- Tim and Geoff coming down from Des Moines to lead during the acoustic set. Dude's got a set of pipes (he almost made this season's American Idol), but more importantly, he exudes worship. God has bigger plans than a tv show for that guy. Geoff's tasty guitar playing on the T-5 (a guitar that's worth a downpayment on a house) was so fitting for the songs. Praise God for such gifted people. AW Tozer said how the world has taken God's instruments and thrown them in the mud. May this generation take hold of T-5s and play them like David would- with passion and skill for God!

- Five years ago, I used to have this attitude about the songs we (me and other people in our church) wrote, "Well, I guess we should do one of our songs, since we wrote it and all." But in my heart there were 10 other songs I'd much rather do.

This is not the case now. Case in point: "One life" and "I will lift up my voice"

The new Anthem songs are blessed. I can't wait to get them on an album this spring. We're planning on a live CD/DVD recording at the next Anthem.

I've never worked with such an "others-centered" and "God entranced" group of musicians and artists. They could care less whether their name is attached to a song (they even resist it), or whether they play lead or just run lyrics and help tear down. They are happy being nameless, as long as Jesus is glorified. May God bless us in a way that it spills over. And especially to the nations.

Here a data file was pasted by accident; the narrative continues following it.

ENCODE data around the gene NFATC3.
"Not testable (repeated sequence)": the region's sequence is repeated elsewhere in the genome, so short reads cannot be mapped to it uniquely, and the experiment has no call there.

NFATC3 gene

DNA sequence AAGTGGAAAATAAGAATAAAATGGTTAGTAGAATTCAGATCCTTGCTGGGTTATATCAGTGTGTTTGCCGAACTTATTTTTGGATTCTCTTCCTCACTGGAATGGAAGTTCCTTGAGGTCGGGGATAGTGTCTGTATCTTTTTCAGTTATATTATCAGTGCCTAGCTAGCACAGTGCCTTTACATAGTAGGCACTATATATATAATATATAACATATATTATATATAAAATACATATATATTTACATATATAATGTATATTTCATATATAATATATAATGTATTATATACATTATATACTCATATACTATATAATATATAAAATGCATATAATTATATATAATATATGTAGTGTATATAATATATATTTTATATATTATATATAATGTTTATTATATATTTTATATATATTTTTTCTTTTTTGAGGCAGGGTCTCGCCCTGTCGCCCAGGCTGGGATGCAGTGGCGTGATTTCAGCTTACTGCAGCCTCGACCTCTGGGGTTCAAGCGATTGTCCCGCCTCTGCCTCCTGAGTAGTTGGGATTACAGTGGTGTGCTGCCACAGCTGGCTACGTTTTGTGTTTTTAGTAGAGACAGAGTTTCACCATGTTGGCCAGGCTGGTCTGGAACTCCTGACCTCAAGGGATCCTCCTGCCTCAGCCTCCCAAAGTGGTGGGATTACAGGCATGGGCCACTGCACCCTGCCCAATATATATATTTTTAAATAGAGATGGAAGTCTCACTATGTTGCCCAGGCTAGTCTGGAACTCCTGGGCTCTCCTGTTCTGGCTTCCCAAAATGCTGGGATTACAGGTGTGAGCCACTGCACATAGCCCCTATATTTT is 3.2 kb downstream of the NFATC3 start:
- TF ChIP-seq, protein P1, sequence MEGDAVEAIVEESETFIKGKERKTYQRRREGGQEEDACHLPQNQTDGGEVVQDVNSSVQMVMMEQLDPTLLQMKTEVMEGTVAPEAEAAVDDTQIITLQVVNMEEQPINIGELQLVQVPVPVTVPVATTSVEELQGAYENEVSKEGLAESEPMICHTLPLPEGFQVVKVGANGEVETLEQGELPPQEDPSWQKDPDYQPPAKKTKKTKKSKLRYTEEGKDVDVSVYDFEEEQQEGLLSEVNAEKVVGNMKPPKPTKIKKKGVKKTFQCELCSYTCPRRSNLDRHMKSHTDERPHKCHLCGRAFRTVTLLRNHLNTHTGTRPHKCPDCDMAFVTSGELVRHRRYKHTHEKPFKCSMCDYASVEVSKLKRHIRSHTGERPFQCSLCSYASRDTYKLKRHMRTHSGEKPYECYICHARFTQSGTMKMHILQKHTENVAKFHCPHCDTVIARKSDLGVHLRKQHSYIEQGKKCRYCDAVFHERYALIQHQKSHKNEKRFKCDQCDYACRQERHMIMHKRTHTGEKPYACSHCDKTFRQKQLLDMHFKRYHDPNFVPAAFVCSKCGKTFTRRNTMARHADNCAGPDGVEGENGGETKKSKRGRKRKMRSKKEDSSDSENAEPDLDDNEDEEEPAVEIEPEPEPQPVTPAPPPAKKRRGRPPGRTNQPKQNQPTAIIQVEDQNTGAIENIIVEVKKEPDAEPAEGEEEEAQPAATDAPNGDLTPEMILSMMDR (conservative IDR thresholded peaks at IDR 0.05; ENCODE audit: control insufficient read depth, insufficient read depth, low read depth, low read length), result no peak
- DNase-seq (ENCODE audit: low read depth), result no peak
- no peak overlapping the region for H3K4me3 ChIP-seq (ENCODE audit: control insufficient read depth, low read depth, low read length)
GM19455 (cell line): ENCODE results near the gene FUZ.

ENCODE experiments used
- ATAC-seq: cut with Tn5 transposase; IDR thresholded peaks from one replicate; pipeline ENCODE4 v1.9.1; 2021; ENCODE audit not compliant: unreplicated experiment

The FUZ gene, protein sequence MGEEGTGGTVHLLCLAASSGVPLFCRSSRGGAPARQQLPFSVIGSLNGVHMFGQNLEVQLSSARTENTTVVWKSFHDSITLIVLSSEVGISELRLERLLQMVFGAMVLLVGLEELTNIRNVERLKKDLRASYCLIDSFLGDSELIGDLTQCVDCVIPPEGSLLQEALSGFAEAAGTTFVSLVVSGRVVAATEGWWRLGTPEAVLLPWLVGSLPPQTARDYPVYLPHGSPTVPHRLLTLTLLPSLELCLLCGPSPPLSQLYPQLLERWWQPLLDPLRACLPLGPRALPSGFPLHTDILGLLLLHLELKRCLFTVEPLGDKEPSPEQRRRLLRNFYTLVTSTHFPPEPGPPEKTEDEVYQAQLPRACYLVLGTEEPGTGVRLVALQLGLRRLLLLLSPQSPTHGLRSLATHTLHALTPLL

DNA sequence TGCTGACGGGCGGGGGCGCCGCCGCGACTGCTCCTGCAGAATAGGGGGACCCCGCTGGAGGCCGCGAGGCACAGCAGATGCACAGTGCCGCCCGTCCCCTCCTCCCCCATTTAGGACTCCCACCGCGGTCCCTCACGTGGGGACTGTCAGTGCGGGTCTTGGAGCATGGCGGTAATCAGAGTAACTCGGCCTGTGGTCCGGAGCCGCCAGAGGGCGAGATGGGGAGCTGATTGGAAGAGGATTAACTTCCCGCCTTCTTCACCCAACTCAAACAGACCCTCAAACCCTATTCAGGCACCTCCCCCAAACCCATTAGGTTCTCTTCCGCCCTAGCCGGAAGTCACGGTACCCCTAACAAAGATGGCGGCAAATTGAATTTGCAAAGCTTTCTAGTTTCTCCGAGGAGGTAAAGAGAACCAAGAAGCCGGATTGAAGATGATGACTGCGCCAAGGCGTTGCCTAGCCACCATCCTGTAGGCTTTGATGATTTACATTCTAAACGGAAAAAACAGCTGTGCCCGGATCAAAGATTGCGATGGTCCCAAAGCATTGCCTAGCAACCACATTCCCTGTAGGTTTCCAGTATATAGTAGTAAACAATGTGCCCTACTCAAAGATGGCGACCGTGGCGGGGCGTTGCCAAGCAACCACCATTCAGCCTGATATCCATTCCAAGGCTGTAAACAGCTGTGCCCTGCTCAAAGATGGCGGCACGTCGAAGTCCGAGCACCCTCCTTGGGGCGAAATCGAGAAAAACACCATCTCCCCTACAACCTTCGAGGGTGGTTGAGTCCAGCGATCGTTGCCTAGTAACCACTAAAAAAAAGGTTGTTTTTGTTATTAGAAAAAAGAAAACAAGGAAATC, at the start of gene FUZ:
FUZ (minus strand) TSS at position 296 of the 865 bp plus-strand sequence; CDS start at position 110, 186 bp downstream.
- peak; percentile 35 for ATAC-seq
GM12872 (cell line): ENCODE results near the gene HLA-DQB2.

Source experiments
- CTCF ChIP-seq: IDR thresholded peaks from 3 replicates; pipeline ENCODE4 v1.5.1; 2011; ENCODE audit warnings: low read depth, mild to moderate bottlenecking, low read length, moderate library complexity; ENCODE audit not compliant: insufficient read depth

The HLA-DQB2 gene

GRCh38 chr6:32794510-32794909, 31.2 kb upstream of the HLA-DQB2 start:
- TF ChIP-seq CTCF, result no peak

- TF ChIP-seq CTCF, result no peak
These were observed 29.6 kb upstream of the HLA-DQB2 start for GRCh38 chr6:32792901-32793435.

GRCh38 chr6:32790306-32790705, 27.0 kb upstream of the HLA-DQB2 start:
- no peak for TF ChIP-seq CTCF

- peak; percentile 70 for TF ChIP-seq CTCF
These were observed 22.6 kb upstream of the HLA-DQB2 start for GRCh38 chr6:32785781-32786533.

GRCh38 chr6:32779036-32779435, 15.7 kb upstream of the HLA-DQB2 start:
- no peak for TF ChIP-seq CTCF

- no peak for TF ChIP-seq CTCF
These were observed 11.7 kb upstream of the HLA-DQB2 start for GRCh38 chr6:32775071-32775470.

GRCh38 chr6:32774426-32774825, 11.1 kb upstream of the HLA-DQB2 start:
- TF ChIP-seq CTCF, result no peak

"How can I repay the LORD for all his benefits toward me? I will lift up the cup of salvation and call upon the name of the LORD..." (Ps. 116)

Neck Agility

This is funny stuff

Wednesday, November 12, 2008

Anthem Vision and Go Madison!

I've got a new link for people who ask me what my vision is for Anthem. Just click here and watch the video.

Also, Madison is a student in the Salt Company. She's one of the final people on Rachael Ray's cook-off. Click here to watch an excerpt of last Monday's show. You can also click here for her entry video filmed at her sorority. She's in New York right now filming one of the last episodes...go Madison!